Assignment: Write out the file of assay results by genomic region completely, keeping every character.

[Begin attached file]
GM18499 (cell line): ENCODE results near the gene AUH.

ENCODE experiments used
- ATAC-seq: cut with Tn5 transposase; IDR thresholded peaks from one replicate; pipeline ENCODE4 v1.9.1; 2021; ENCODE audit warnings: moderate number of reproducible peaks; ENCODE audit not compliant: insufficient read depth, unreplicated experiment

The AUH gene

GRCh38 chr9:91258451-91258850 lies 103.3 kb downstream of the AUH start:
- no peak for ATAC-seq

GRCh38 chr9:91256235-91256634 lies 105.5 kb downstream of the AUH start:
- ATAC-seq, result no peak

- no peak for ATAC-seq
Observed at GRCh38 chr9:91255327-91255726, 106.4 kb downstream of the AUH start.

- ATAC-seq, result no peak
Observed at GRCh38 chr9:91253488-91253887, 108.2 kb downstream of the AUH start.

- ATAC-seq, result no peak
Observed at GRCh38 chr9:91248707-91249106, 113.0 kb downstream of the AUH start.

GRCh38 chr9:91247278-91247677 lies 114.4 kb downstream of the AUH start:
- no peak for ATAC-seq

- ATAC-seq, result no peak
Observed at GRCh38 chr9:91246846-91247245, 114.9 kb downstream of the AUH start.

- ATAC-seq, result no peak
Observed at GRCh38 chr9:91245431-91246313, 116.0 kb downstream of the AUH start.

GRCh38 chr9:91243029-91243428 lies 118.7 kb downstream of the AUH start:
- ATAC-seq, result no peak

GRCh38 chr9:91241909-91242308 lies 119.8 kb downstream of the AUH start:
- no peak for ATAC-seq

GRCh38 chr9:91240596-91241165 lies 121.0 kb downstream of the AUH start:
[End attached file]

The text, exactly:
GM18499 (cell line): ENCODE results near the gene AUH.

ENCODE experiments used
- ATAC-seq: cut with Tn5 transposase; IDR thresholded peaks from one replicate; pipeline ENCODE4 v1.9.1; 2021; ENCODE audit warnings: moderate number of reproducible peaks; ENCODE audit not compliant: insufficient read depth, unreplicated experiment

The AUH gene

GRCh38 chr9:91258451-91258850 lies 103.3 kb downstream of the AUH start:
- no peak for ATAC-seq

GRCh38 chr9:91256235-91256634 lies 105.5 kb downstream of the AUH start:
- ATAC-seq, result no peak

- no peak for ATAC-seq
Observed at GRCh38 chr9:91255327-91255726, 106.4 kb downstream of the AUH start.

- ATAC-seq, result no peak
Observed at GRCh38 chr9:91253488-91253887, 108.2 kb downstream of the AUH start.

- ATAC-seq, result no peak
Observed at GRCh38 chr9:91248707-91249106, 113.0 kb downstream of the AUH start.

GRCh38 chr9:91247278-91247677 lies 114.4 kb downstream of the AUH start:
- no peak for ATAC-seq

- ATAC-seq, result no peak
Observed at GRCh38 chr9:91246846-91247245, 114.9 kb downstream of the AUH start.

- ATAC-seq, result no peak
Observed at GRCh38 chr9:91245431-91246313, 116.0 kb downstream of the AUH start.

GRCh38 chr9:91243029-91243428 lies 118.7 kb downstream of the AUH start:
- ATAC-seq, result no peak

GRCh38 chr9:91241909-91242308 lies 119.8 kb downstream of the AUH start:
- no peak for ATAC-seq

GRCh38 chr9:91240596-91241165 lies 121.0 kb downstream of the AUH start: